I Love My Eggs

Image: Bantam eggs.

Years ago, as a child growing up on a farm, I used to have a flock of bantams and sold “organic free range eggs” at the local health food store.  However, as I grew older, eggs and butter became “bad” foods, full of cholesterol and saturated fats.  Since heart disease runs in my family, I reluctantly gave up on these great foods, or used them rarely and suffered pangs of guilt for my vices.

As a young scientist, taking chemistry and biochemistry, I became very concerned about the “alternatives” that were being pushed by marketing campaigns.  Margarine, which in those days was always hydrogenated, contained trans fats – artificially produced fats for which no clear metabolic pathway in the human body exists to digest them.  Were they stored in the body, or excreted?  At the time, science didn’t know, and I wasn’t willing to consume a food product that might accumulate, with detrimental results, in my body.  So, I went through a period in my life where I didn’t use either margarine or butter, or on rare occasions, guiltily “sneaked” a little butter.  Later, some margarines were produced that did not contain hydrogenated fats, and so I used these, but they still weren’t satisfactory replacements for butter.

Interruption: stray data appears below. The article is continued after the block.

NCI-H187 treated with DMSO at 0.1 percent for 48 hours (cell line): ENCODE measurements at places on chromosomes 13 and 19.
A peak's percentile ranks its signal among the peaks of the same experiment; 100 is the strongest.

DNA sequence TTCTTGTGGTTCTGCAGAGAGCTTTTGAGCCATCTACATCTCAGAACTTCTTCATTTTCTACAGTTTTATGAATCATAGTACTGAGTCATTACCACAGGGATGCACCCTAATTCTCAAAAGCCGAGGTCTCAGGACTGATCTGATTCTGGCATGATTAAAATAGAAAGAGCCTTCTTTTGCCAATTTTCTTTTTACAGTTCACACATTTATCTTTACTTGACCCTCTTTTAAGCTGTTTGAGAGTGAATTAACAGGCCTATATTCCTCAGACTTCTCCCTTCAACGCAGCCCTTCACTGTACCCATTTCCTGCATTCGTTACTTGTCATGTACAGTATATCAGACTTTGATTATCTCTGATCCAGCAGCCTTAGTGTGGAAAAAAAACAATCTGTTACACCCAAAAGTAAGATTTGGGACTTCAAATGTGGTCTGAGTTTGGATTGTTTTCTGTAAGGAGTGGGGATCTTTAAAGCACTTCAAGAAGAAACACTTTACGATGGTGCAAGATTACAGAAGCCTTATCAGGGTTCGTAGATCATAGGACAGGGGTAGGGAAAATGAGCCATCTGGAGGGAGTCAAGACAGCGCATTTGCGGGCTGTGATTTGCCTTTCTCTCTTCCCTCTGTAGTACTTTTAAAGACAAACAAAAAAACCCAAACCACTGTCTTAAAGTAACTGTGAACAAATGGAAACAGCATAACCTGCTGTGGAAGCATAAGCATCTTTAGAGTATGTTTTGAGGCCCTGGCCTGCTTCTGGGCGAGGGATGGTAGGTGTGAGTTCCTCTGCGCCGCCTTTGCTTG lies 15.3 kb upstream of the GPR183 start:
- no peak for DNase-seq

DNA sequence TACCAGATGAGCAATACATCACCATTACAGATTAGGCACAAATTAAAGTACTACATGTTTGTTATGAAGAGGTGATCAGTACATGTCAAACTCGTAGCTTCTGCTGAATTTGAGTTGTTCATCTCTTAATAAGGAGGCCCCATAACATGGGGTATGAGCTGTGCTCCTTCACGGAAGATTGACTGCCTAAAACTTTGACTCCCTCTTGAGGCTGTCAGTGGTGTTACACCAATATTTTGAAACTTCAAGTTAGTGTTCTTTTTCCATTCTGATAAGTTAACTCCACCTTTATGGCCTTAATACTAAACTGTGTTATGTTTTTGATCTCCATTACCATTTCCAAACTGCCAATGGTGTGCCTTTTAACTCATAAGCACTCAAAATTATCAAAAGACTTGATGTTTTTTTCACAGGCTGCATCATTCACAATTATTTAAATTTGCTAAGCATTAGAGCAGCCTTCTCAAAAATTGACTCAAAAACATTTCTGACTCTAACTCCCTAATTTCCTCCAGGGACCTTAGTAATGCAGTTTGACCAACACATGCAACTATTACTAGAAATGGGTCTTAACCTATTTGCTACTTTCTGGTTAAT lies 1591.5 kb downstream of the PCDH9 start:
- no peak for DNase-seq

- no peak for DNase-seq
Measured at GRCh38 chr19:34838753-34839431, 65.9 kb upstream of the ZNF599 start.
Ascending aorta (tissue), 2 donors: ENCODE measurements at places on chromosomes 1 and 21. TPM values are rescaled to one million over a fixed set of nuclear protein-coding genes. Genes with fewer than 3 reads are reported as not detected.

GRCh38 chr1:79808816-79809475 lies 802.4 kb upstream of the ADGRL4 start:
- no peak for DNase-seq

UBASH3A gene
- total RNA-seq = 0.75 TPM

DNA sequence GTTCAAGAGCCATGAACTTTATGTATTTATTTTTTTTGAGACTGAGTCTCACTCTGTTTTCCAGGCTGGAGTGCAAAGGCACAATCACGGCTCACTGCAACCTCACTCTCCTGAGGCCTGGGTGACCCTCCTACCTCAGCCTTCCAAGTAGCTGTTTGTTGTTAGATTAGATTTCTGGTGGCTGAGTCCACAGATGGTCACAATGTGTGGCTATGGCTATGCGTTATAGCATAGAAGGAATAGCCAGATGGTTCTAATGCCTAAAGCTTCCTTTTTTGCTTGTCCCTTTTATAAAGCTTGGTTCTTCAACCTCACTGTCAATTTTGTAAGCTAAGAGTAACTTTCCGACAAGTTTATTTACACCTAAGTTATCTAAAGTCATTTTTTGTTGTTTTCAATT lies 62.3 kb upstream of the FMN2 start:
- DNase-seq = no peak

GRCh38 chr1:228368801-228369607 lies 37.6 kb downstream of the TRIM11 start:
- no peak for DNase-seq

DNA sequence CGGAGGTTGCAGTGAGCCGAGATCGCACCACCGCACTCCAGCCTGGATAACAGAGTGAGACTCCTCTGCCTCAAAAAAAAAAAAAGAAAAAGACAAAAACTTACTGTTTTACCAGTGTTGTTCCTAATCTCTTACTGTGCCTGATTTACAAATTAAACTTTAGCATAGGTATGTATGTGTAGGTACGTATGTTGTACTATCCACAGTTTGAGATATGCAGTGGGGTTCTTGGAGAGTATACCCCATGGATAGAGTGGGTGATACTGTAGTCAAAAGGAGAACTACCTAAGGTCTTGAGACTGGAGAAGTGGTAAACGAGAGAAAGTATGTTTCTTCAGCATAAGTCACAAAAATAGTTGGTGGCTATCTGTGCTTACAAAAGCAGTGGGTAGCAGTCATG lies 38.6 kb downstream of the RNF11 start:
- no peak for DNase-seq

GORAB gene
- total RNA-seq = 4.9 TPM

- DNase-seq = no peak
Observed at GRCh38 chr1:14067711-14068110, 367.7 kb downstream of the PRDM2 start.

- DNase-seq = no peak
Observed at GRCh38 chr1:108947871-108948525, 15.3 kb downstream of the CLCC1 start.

And eggs?  They were just plain bad news.  But try to bake a cake or cookies without eggs …

In the last couple of years, I’ve been hearing rumors that maybe eggs and butter aren’t so bad for you.  In fact, it seems that trans fats, which are still found in most processed foods containing fat, may actually be one of the culprits behind heart disease.  This concept has been further supported by readings that I have been doing as part of the herbalist course I’m taking.

And then guess what – my old alma mater – UBC – came up with an article in their Trek magazine, titled “Diet & Dogma” where they say the following:

  • Much of what we thought we knew about the role of saturated fats in our diet comes from a series of research studies, recently debunked, sponsored by the sugar industry ...”
  • “… research in the 1990s showed that consumption of trans fat had a detrimental effect on human health.  It tends to increase the production of lipoprotein LDL (bad cholesterol), while decreasing the production of lipoprotein HDL, the good one.  Also, it promotes a dangerous level of inflammation in human cells and has been shown to increase the risk of heart disease.
  • Saturated fats aren’t toxic. … They actually have the ability to promote healing. .. We should … start cooking with butter again, drinking whole milk and eating cheese.

Thank you UBC for speaking the truth and not letting industry put a muzzle on science!

I, for one, am going to enjoy my eggs and butter with a clear conscience.

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